Most perplexing is the patent itself, which uses over 100 clauses to cover every conceivable aspect of variable speed technology and power control. Yet the question of whether it is possible to patent the wind energy equivalent of a fuel injected motor car has not been dealt with by either side's lawyers. Instead the case has concentrated on the fine details of power factor control and frequency matching.
The particular clause that Enercon is deemed to have infringed, though, appears to do no more than set out the general principles for conversion of variable frequency alternating current -- the electricity generated by variable speed turbines -- to usable "fixed frequency" alternating current. Written in pseudo-scientific language, the clause is framed in such a way that most variable speed machines would be caught in the net, whichever method they chose for power frequency conversion. Specifically, the use of the general term "fixed frequency" when referring to "grid frequency" is inexact.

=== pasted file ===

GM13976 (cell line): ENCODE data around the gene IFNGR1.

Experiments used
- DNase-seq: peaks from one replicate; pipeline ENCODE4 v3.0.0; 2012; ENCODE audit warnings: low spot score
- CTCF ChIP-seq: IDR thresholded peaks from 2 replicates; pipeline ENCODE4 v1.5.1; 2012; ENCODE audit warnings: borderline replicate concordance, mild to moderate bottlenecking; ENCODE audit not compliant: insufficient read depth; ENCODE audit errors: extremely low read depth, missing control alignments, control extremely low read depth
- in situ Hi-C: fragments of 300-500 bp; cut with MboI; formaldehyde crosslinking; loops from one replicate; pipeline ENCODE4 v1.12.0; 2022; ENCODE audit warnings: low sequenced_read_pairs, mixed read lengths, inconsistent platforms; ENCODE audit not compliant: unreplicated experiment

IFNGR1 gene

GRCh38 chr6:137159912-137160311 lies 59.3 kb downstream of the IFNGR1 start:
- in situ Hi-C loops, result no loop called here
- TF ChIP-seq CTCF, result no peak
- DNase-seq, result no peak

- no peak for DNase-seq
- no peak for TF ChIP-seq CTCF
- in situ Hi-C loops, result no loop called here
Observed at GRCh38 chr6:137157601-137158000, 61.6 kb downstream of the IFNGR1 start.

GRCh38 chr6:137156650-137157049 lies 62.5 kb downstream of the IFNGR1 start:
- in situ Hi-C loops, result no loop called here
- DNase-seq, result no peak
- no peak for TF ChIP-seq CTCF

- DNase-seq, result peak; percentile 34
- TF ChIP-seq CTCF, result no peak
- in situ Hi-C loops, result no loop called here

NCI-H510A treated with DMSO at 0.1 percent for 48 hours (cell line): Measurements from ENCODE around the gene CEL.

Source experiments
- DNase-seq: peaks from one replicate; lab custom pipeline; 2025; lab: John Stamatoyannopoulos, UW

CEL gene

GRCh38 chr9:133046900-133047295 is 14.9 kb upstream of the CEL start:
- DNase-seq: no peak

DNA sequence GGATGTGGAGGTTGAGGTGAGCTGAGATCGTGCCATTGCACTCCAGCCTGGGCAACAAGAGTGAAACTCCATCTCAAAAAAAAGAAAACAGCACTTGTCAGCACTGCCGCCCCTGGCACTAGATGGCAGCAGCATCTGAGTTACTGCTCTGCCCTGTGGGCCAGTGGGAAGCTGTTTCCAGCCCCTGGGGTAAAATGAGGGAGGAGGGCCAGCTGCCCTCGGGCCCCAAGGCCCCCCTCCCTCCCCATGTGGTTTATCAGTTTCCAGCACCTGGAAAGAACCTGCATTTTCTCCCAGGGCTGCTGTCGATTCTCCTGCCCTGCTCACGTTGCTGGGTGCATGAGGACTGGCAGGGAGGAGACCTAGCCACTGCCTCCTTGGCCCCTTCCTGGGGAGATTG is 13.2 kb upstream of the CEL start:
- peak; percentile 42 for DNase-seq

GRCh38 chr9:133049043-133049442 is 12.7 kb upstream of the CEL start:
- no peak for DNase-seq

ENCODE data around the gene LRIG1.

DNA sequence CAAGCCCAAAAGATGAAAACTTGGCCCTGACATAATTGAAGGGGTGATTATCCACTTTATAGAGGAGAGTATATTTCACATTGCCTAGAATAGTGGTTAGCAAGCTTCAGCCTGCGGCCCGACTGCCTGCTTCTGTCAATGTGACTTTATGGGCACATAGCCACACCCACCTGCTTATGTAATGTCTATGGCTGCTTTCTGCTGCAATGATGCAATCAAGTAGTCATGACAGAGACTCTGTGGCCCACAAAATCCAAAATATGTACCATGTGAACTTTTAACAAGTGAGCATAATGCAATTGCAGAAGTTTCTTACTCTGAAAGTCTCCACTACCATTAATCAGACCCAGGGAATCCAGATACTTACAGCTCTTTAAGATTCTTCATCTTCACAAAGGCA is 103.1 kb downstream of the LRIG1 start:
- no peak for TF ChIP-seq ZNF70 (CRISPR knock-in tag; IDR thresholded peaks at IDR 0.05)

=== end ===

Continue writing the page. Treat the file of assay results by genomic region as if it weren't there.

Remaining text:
"Fixed frequency" is a misnomer when applied to any electricity network. Nominally the frequency of alternating current is 50 cycles per second in Europe and 60 cycles in the United States. In practice, though, frequency continually varies. In Europe, for example, the variation is usually between 49.8 and 50.2 cycles as generation and demand are rarely matched exactly.
Nonetheless, any device feeding power into the grid must exactly match the grid's frequency. With fixed speed induction generators this happens automatically, but not with all variable speed designs. Some need to "form a reference waveform," as the patent puts it and "use the template waveform to define desired output currents." This is at the heart of the dispute and it is here that Enercon has been judged to infringe Kenetech's patent.
The point is that patent clause 131 on which the court bases its judgement deals with the principles of power frequency conversion, not Kenetech's specific arrangement of rectifiers and inverters. Likewise, power factor control, referred to in the next clause in the patent and again central to the dispute, has been a standard feature of most variable speed drives for years.